Friday, October 28, 2011

St Simon and St Jude

Today is the feast of St Simon and St Jude. Both were apostles. Both suffered a martyrs death. Tradition holds that St Jude died in Syria, perhaps clubbed to death; while Simon may have died in Persia, having been sawed in half. Simon is also known as Simon the Zealot, perhaps as much to distinguish him from the other apostle called Simon, Peter; and Jude is probably the same person we hear called Judas, not Iscariot, in order not to confuse him with that other Judas who betrayed Jesus.

The need to distinguish these men from other, more well known, individuals, highlights the fact that both are relatively obscure figures ... we have very little information about them, other than that they are apostles. From that fact though we can be sure that where ever in the New Testament we hear the apostles, or the 12, or even once or twice in Acts, the 11, that these two men were present.

This means that they were with Jesus for almost all his ministry; that they journeyed with him, ate with him, endured hardship & good times with him; witnessed the miracle; listened to his teaching; questioned him when they did not understand; ate with him, daily and of course at the Last Supper; saw him risen; watched him ascend into heaven; received the Holy Spirit at Pentecost; and then worked to establish the Church and spread the Good News of their Lord Jesus Christ until the day they died.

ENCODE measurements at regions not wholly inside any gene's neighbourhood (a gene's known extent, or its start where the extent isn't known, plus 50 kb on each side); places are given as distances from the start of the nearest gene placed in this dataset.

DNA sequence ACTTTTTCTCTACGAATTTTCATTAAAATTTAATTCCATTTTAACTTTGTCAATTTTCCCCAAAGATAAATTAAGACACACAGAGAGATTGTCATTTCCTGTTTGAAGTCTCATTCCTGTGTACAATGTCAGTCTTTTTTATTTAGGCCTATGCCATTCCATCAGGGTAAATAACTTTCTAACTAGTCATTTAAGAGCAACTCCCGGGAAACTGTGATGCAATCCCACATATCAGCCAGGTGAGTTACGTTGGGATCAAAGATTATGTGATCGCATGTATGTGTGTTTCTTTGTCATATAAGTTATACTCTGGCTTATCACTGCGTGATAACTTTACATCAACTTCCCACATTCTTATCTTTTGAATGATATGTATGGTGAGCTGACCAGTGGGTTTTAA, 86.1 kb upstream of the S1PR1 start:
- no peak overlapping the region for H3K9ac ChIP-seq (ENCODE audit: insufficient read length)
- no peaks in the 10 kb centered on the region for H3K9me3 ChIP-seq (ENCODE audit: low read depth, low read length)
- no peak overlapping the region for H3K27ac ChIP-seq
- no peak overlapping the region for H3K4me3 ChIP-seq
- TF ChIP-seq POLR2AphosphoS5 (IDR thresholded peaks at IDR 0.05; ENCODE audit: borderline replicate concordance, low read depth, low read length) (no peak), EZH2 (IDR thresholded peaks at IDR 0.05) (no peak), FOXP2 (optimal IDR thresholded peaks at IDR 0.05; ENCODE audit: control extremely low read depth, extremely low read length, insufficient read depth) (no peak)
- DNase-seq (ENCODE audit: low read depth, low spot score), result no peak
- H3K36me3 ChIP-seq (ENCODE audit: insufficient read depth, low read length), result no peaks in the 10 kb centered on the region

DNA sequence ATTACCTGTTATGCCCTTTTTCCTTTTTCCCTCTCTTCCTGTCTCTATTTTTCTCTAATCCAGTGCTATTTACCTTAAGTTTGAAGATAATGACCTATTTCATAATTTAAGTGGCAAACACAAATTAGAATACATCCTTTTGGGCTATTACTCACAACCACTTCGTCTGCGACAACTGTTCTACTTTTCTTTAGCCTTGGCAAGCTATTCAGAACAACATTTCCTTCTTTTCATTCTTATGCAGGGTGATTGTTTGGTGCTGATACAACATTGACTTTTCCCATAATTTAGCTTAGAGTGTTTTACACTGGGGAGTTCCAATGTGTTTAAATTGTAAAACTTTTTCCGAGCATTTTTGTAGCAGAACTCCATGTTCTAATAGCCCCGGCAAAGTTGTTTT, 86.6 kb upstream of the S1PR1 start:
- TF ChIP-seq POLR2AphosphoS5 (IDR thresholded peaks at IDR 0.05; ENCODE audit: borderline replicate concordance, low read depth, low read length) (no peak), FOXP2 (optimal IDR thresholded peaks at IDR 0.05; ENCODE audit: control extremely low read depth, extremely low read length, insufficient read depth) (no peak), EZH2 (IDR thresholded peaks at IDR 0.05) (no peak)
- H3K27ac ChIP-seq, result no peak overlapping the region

Hence the words of our Epistle this morning, which tell us that we are members of the household of God, which is built on the foundation of the Apostles. Hence also the words of our Gospel, where he warns his followers that they will face hatred just as he did and run the risk of suffering the same fate as their master. Simon and Jude knew what they were letting themselves in for.

And yet they remained faithful ... faithful unto death. Why? Because they had faith in Jesus, faith in the Good News that first he and then they proclaimed. We owe a huge debt to their faith, and the faith of others like them. We may not know much about them as individuals other than their names ... but we know what they did and what they were willing to suffer so they could pass on the message of the one with whom they journeyed. And so we mark this day in their memory ... and pray that we, like they, even though relatively unknown may keep the faith ... pass on the Good News to others ... and at the last join with them and all the Saints in Glory. Amen.

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